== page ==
Getz’s bragging, and condescending “housewife” remark, rankled with the singer. “The funny thing is that after my success, stories abound as to Stan Getz or Creed Taylor having ‘discovered me’, when in fact, nothing is further from the truth,” she wrote on her website in 1982. “I guess it made them look important to have been the one that had the ‘wisdom’ to recognise potential in my singing. I suppose I should feel flattered by the importance that they lend to this, but I can’t help but feel annoyed that they resorted to lying.” Her version is backed by her son Marcelo, who told The Independent in an email interview from his home in America: “My father João used to be adamant about the lies talked about her discovery.”
Astrud Gilberto did not merit a single credit on the original vinyl LP pressing of Getz/Gilberto. It was an instant hit after being released in March 1964, staying on the Billboard album charts for 96 weeks, and peaking at No 5. It went on to win four Grammys, including Album of the Year. The most popular track was easily “The Girl from Ipanema”, which has since become the second-most recorded song in popular music, just behind the Beatles’ “Yesterday”, and featured in dozens of movies and television shows, including The Simpsons and The Sopranos.
Taylor, Getz and presumably the Verve executives realised the potential of the track. In May 1964 they released a shorter, seven-inch single version of the song (removing the male vocals from the five-minute album version). When Taylor was asked by JazzWax why they focused on Astrud Gilberto’s voice for the single, he answered: “Guess?” When the interviewer pressed him by asking, “Because it would sell more?”, Taylor replied: “Well, yeah. Look, if you want to get people to spend their cash on something, you’ve got to give them a reason to do so.” In his 2019 book GETZ/GILBERTO, Bryan McCann, professor of Brazilian history at Georgetown University, is clear about the value of her contribution. “It was Astrud Gilberto who made the album a smash hit,” he wrote. “Astrud provided the ineffable allure that made the album irresistible.”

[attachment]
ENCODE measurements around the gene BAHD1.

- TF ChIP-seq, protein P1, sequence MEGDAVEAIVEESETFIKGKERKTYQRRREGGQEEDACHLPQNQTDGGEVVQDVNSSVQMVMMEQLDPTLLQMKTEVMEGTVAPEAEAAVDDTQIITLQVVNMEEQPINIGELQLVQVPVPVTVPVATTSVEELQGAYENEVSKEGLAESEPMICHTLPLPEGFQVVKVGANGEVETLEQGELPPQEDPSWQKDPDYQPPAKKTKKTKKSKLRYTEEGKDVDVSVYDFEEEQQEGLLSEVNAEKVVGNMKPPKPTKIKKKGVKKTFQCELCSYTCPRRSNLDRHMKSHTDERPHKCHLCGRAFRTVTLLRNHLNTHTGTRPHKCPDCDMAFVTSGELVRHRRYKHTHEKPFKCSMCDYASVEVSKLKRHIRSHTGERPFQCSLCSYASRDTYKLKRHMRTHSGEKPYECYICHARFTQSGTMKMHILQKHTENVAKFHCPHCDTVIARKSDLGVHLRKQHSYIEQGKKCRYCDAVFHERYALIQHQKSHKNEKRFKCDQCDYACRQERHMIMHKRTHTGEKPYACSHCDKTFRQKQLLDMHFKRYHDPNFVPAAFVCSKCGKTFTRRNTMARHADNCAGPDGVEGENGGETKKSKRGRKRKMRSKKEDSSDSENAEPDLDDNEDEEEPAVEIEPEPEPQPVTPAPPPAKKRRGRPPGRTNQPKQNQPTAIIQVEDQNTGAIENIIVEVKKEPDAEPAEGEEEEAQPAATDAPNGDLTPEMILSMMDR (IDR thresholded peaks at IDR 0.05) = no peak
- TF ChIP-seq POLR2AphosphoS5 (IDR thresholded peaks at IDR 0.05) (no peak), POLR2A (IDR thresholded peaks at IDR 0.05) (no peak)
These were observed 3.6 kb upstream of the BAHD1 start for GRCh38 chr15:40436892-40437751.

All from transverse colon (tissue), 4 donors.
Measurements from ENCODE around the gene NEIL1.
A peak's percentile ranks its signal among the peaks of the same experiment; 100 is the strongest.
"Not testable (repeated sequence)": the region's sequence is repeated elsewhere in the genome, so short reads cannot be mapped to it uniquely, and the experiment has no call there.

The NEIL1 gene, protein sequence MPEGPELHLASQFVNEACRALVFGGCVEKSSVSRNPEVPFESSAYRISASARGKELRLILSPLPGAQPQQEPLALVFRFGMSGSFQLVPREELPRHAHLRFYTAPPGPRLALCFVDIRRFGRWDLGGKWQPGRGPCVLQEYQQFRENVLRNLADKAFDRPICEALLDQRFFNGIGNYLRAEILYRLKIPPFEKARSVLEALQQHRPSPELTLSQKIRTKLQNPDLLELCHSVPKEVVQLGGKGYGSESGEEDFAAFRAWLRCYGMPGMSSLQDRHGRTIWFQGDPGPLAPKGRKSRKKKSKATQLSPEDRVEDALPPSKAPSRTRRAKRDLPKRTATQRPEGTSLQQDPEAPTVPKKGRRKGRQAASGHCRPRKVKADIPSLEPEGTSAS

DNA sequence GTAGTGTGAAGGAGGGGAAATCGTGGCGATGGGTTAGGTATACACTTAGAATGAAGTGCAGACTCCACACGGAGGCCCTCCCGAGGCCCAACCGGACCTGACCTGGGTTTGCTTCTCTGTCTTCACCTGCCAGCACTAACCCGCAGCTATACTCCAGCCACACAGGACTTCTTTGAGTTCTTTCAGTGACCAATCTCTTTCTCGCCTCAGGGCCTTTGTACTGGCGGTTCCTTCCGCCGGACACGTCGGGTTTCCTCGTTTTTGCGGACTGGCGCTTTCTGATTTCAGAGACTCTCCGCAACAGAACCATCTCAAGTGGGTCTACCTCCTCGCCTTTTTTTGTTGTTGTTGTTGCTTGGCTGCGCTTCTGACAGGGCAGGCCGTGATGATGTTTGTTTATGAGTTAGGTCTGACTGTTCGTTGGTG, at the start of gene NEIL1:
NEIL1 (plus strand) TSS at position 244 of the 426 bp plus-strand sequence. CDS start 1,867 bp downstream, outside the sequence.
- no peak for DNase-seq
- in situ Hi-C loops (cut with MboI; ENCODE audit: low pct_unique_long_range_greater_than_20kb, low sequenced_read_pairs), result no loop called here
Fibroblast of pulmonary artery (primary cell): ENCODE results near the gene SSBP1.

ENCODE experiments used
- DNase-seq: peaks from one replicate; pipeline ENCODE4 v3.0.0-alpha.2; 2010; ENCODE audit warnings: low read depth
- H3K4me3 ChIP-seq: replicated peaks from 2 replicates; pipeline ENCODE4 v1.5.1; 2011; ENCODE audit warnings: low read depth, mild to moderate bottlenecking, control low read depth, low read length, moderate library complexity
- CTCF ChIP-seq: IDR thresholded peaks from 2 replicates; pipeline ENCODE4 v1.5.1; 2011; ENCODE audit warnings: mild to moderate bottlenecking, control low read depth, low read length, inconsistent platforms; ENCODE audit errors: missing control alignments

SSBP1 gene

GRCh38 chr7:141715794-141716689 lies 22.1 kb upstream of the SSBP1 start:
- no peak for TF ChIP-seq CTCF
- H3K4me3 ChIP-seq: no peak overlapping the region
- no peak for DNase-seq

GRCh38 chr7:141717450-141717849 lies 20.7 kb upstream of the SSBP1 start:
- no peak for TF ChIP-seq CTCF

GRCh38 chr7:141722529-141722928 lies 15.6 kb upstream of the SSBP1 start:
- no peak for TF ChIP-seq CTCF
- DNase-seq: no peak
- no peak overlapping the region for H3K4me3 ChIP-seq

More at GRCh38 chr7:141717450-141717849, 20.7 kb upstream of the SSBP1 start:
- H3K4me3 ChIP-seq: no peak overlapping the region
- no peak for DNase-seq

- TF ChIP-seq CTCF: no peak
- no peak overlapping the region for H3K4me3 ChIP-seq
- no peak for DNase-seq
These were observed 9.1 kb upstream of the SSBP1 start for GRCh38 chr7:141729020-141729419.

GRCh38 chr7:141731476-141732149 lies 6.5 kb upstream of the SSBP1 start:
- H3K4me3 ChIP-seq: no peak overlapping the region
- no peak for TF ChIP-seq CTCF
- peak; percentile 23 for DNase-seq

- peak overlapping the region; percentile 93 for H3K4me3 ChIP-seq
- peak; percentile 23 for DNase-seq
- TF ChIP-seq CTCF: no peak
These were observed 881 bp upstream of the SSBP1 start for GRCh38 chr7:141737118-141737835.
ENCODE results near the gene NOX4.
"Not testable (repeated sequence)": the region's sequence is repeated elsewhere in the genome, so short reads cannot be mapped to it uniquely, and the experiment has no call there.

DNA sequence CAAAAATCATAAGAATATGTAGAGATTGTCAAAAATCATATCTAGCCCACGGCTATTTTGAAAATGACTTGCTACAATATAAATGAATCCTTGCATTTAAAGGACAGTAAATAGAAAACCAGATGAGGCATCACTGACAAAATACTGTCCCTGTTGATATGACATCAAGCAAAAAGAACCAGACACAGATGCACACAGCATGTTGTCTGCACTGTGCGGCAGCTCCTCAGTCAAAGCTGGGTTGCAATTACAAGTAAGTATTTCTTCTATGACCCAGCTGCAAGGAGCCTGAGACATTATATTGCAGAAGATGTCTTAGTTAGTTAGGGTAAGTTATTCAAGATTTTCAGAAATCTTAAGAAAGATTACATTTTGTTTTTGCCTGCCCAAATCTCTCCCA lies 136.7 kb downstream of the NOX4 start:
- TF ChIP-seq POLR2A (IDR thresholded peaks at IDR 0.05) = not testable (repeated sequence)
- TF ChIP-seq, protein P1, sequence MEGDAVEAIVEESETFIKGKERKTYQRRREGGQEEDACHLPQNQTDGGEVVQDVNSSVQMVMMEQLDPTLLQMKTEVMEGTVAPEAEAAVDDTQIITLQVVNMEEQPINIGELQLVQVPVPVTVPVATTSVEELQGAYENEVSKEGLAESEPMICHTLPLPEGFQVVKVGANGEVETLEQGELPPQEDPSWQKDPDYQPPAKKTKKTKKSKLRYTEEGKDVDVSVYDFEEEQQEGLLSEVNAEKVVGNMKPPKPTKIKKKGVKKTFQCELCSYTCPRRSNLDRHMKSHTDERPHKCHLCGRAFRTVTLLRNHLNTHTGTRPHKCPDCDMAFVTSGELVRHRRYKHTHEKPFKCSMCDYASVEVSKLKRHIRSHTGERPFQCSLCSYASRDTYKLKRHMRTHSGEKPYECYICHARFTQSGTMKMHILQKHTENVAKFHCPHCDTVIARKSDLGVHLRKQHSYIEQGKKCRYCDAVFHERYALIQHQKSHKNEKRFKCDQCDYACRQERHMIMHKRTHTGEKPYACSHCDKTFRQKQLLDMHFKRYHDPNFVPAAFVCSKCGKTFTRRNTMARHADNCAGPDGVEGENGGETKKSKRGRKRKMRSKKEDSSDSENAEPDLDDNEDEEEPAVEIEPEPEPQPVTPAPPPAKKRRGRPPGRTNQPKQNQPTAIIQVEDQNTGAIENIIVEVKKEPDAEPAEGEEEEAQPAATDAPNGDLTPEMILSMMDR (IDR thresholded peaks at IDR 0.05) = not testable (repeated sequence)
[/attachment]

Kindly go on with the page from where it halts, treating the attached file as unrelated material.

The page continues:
She was, to put it plainly, bilked of her rightful financial rewards. This was partly down to the ruthlessness of Getz, whom even Taylor admitted was “a nasty sort of guy”. Getz served time in a Los Angeles jail in 1954 for heroin possession, following his attempt to hold up a Seattle drugstore, behaviour that prompted the judge to call him “a poor excuse for a man”. Within the jazz world, Getz had a reputation as a bully, one used to riding roughshod over colleagues. London club owner Ronnie Scott used to tell countless funny stories about Getz’s sour character. Fellow musician Bob Brookmeyer, who worked closely with Getz, once responded to the rumour that Getz had had heart surgery with the quip, “Did they put one in?”
Getz often boasted that “he’d made Astrud famous”, but it seems he did his best to make sure she never received her fair share of the royalties. Gene Lees, the editor of DownBeat magazine, who translated “Corcovado” into English, later alleged that Getz intervened as soon as it was clear “The Girl from Ipanema” was going to be a lucrative hit. “Astrud hadn’t been paid a penny for the session and within days, the record was on the charts,” he wrote in Singers and the Song II. “It was at this point that Getz called Creed’s office. Betsy, Creed’s secretary, took the call. Creed was out of the office. When he returned and she told him Stan was anxious to talk with him, Creed thought Stan must be calling to see that Astrud got some share of the royalties. On the contrary, he was calling to make sure that she got nothing.”
The extent of the financial injustice is also made clear in Ruy Castro’s 2003 book Bossa Nova: The Story of the Brazilian Music That Seduced the World. Castro details that João Gilberto received $23,000 for his work on the album. Getz got the lion’s share of money for the album, estimated by some to be nearly a million dollars. Getz earned so much from its success that he immediately bought a 23-room “Gone With the Wind-style mansion” in Irvington, New York.
As for poor Astrud Gilberto, she was paid a relative pittance for turning millions of people on to jazz and the rhythms of Brazil. The woman “responsible for the record’s international success” (in Castro’s words) earned only what the American musicians’ syndicate paid for a night of session work: $120.